For instance, on a Wednesday night about a month ago, I thought, “A glass of cabernet sauvignon would pair nicely with a slice of strawberry rhubarb pie,” and it did but . . . Then, I had two more glasses of wine, only one glass of water, and forgot to take the evening dose of my anti-convulsant.

The morning after the “wine and pie fiasco,” I had a seizure.

I was treating the site where I bit down on my cheek during said seizure. It wasn’t healed after a week. This, among other things, solidified my decision to try self-restraint.

I’m really good at justifying things to myself. I never, really, considered sobriety before because I’ve never believed in abstaining from something. I believed that telling yourself, you can’t have something is just . . . cruel. But, in weighing pros and cons, at this moment, allowing myself to drink is more cruel because of the imminent domino effect.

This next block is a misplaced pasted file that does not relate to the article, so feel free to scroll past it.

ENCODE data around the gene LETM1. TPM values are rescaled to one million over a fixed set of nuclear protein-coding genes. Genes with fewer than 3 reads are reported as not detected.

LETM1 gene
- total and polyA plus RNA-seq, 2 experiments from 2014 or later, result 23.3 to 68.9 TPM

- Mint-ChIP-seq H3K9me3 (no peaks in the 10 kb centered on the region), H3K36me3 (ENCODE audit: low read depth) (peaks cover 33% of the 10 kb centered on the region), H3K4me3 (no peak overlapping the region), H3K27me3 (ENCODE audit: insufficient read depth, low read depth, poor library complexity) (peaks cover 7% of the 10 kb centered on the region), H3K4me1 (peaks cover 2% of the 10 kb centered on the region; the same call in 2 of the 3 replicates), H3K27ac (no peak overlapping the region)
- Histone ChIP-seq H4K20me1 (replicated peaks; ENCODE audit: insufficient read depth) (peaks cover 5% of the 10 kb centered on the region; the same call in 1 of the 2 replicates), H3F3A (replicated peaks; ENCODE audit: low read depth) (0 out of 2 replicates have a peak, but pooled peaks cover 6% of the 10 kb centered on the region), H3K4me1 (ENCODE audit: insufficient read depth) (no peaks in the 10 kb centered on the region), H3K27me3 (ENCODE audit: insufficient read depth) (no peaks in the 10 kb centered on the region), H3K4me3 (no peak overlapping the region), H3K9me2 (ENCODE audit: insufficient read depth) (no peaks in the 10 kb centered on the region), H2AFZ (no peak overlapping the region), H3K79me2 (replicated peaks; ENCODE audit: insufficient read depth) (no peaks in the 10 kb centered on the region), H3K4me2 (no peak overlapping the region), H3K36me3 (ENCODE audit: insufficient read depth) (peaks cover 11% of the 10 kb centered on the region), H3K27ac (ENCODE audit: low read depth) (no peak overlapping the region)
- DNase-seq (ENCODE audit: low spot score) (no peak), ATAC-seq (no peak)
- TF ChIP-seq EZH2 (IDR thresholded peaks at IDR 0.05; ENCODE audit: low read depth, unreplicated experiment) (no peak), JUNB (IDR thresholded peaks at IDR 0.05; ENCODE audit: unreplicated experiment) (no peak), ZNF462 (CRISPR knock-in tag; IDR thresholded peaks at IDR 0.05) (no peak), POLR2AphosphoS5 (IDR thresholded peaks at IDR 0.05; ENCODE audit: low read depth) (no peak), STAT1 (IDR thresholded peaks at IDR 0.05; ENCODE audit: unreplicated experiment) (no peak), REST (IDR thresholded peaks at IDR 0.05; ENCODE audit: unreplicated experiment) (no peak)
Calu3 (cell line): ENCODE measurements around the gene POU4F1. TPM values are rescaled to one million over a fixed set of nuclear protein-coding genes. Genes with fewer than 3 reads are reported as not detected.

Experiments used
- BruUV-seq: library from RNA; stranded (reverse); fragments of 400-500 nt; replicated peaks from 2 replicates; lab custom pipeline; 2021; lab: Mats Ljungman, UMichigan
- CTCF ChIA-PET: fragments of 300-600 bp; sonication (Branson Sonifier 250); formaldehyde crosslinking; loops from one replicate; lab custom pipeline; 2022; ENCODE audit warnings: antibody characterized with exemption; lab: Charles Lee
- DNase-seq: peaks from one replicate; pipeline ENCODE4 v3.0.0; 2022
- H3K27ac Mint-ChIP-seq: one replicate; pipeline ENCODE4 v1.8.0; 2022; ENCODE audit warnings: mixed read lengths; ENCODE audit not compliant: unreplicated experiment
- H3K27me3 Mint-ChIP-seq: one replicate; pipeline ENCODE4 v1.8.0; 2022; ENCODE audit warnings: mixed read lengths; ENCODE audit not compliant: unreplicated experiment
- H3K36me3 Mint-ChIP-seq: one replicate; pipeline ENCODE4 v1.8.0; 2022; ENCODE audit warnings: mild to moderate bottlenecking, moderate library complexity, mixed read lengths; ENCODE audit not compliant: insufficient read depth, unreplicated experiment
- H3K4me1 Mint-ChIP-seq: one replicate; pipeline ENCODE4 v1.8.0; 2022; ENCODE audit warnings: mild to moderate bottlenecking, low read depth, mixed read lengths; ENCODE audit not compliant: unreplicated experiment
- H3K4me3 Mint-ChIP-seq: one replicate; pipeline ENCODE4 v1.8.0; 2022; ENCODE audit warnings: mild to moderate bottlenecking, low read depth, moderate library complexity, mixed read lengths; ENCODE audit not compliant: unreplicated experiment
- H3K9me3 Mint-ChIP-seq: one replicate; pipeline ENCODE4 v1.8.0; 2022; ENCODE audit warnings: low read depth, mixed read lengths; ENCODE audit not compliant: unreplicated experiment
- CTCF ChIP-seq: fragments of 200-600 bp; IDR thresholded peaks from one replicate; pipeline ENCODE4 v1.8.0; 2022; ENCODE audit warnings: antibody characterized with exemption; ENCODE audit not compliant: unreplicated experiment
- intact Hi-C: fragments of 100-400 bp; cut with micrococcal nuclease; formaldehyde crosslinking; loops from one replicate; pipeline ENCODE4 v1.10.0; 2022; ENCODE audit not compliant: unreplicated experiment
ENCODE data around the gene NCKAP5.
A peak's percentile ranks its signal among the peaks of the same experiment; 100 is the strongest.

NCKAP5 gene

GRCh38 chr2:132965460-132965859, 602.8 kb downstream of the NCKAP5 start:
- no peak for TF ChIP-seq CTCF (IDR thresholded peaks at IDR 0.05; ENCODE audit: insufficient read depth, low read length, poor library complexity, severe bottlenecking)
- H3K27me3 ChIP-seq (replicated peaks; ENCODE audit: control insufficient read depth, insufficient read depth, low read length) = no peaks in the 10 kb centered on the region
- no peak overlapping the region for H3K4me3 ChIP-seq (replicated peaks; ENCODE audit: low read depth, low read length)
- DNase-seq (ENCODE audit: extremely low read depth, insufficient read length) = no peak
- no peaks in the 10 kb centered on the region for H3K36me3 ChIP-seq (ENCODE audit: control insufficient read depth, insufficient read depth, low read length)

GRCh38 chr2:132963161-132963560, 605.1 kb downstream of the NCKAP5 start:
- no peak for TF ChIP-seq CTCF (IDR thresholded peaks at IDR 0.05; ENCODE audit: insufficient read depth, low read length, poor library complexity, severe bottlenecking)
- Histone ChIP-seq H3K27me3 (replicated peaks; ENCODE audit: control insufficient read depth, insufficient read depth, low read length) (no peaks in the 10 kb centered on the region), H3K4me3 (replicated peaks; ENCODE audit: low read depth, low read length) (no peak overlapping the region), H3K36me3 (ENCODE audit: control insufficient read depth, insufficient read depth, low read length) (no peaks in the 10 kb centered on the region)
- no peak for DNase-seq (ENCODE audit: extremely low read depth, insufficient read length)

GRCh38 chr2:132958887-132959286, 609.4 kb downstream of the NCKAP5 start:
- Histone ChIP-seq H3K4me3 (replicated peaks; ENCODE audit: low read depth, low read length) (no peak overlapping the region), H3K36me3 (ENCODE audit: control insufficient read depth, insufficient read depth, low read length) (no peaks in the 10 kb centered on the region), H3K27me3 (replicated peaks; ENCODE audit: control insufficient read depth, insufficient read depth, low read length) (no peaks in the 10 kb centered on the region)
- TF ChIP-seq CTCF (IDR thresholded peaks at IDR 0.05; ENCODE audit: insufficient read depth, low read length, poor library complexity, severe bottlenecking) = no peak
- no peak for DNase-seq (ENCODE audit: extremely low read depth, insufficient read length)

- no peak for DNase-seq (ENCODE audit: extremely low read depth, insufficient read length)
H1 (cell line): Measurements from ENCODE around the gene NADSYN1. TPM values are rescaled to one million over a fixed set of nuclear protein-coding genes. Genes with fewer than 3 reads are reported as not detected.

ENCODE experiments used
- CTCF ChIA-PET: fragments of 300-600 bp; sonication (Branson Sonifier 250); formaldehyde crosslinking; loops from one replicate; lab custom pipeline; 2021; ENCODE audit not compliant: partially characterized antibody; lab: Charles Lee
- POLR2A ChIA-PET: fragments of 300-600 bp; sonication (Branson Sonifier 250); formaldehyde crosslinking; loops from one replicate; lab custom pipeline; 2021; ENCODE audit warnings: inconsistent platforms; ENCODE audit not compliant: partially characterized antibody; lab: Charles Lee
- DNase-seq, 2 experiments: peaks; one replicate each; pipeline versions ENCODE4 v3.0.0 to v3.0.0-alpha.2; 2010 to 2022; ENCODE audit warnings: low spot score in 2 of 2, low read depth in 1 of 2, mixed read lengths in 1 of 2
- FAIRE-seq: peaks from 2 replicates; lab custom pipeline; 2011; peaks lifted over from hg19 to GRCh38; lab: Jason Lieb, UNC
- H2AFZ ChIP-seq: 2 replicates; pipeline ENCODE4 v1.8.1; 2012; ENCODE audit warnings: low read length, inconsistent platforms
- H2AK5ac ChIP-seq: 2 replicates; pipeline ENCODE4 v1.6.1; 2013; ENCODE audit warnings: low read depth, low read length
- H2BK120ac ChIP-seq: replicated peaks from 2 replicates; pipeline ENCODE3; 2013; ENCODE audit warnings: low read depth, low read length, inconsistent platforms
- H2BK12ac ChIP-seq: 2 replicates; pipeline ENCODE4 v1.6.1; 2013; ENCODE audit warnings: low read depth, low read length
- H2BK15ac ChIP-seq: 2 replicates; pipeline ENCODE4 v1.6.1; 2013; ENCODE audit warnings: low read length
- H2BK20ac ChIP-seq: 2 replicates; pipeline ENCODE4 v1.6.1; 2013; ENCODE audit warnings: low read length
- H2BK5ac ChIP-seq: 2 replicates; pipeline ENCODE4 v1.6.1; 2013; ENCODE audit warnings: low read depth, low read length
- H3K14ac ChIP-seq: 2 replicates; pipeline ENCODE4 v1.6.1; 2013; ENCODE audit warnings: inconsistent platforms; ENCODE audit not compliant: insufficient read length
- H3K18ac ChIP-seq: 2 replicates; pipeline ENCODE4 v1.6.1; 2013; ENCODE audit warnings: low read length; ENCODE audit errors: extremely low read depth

Overall, I need to take better care of myself.

It’s been a solid month of sobriety. The more time passes, the prouder I am of myself. I’ve been treating myself the way I’ve always wanted to.

I figured, if I could just make it through the holidays, the rest would be cake.

Don’t get me wrong, I’ve wanted to drink within the past month to deal with stress, to make myself comfortably numb, to “fit in,” to not remember, etc. But, I realize that those “coping mechanisms” are temporary, counter-productive, and NOT healthy. Again, one drink would be alright, but I never can tell if I’ll stop after that one. It’s better FOR ME to cut it out completely.

It took a few weeks but, now, I feel better than I have, in a long time.

I’m more in-tune with my body. If I feel “off” I think, “Did I take my meds? Do I need food? Do I need sleep?” There’s no ignoring, or guessing, or forgetting.